Moscow announced a vaccine has been given regulatory approval following less than two months of human trails. Russia’s large conglomerate company, Sistema, has insisted it is the world’s first COVID-19 vaccine despite scientists from across the globe raising concerns.
The vaccine, Sputnik V, has caused international experts to raise alarm bells as it has not yet completed its final trials.
Scientists from across the globe have questioned why the vaccine has been approved before testing is complete.
Russia’s Health Minister Mikhail Murashko rejected the concerns raised by the foreign experts.
He said the scientists who have an issue with Russia’s vaccine are just jealous.
Mr Murashko said: “It seems our foreign colleagues are sensing the specific competitive advantages of the Russian drug and are trying to express opinions that in our opinion are completely groundless.”
Health officials in Australia admitted they know “very little” about Russia’s vaccine and are waiting for more data before making a judgement.
On Wednesday Australia’s Deputy Chief Medical Officer, Nick Coatsworth, said he was “constantly astonished by the speed and the pace with which the global community is racing towards finding effective vaccines and treatments for COVID.”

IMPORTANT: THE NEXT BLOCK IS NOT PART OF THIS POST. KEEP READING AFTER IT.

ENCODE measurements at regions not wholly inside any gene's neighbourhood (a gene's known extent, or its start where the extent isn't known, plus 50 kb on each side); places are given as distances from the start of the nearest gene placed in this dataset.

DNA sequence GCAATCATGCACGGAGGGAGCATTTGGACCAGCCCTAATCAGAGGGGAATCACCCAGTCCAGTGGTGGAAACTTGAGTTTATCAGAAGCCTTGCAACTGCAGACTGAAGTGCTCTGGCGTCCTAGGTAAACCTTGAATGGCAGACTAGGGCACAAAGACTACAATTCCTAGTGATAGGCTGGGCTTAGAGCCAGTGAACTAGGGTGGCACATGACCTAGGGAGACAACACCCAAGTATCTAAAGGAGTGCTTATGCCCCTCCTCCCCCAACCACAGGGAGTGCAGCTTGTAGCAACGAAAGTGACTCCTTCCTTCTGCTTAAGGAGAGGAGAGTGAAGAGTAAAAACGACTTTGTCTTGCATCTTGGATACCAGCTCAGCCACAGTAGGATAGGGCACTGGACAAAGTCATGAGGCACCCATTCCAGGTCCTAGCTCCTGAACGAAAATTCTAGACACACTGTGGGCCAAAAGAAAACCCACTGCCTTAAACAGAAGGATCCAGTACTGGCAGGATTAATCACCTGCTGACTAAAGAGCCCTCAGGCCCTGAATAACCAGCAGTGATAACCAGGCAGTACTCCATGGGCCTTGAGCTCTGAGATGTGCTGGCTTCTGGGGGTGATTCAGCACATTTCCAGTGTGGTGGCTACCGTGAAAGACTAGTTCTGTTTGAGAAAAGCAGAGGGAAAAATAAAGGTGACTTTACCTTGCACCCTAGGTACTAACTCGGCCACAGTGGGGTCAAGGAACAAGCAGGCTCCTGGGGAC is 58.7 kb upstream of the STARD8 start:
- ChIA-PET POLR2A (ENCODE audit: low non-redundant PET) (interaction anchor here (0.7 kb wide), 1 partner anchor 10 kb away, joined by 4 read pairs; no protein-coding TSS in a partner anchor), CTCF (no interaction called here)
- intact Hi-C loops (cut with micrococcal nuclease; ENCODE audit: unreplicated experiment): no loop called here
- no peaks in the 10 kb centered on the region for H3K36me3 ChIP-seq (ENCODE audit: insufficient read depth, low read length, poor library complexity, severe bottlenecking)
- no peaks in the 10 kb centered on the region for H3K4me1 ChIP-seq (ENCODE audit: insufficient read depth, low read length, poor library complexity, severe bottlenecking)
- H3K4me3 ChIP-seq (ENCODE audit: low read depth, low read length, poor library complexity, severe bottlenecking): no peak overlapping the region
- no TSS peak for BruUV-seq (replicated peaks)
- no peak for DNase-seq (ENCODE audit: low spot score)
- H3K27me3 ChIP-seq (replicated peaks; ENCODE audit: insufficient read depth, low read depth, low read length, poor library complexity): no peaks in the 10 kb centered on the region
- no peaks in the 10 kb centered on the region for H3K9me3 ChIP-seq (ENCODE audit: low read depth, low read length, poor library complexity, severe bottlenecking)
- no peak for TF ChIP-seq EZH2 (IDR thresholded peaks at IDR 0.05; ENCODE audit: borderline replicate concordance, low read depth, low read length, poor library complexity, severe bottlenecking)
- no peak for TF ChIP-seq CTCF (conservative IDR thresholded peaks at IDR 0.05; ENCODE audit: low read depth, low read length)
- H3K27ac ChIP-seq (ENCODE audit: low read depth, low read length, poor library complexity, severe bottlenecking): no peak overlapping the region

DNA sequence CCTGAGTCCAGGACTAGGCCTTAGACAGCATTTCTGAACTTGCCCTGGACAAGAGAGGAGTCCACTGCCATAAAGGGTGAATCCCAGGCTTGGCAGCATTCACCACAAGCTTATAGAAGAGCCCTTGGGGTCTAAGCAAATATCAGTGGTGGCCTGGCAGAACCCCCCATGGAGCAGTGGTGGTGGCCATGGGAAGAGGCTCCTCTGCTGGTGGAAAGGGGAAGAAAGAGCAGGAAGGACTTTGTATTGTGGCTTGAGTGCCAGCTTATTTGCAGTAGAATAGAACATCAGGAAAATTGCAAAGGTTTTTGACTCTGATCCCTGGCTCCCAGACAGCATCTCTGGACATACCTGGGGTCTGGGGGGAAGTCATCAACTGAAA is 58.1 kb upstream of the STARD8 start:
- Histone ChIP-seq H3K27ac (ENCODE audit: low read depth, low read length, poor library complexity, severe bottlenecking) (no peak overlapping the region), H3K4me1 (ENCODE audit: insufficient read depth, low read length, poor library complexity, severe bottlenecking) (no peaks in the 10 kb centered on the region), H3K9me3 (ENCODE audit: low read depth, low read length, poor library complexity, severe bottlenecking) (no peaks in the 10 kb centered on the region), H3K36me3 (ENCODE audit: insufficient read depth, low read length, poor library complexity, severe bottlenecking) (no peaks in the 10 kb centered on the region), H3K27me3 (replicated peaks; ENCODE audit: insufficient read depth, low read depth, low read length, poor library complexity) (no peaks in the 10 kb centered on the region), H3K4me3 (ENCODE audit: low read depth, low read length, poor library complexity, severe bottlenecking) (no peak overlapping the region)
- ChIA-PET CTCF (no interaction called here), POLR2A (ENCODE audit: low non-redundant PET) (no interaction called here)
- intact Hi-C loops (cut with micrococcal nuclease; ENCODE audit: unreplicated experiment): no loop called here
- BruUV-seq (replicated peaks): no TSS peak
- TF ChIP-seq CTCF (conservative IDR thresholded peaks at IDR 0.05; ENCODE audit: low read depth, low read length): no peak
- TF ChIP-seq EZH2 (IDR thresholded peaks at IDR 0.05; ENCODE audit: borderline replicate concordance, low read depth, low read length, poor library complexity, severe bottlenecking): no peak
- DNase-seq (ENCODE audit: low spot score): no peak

Russia’s President Vladimir Putin said the vaccine “passed all the needed checks”.
He added how he was so confident with it that even his own daughter has taken an injection of the vaccine.
But Moscow’s vaccine has not yet passed through a phase three trial which is designed to test its efficiency of actually preventing people from getting the coronavirus infection.
Some Russian citizens are too scared to take the vaccine in two weeks’ time when it could be rolled out.
They also fear they will be forced to take the vaccine when it becomes available.
Moscow resident Irina Fashchevskaya opened up about her concerns to Australia’s Associated Press.
She said: “I’m a teacher and they’ll recommend we get it.
“We’ll be forced to do it.”
The Association of Clinical Trials Organisations (ACTO) in Moscow urged the health ministry to postpone the vaccine’s approval until the final trail was completed.
Executive director of ACTO, Svetlana Zavidova voiced her concern in an interview with Reuters.
She said: “It’s the ambition, the desire to be first in a field in which, unfortunately, Russia cannot vie for a top spot.
“Our task is now to warn the population because we so far don’t understand how they (the authorities) are going to carry out mass vaccination.”
But not every country is concerned about Russia’s coronavirus vaccine.
A state in Brazil, Paraná, has reportedly reached a deal with Moscow to supply the vaccine to its citizens.
However, the Brazilian state was worried the deal would not receive approval from the federal government.
Brazil has the world’s worst coronavirus outbreak after the US.
The latest Johns Hopkins University data said there are more than 3.1 million COVID-19 cases in the country and over 103 thousand coronavirus related deaths.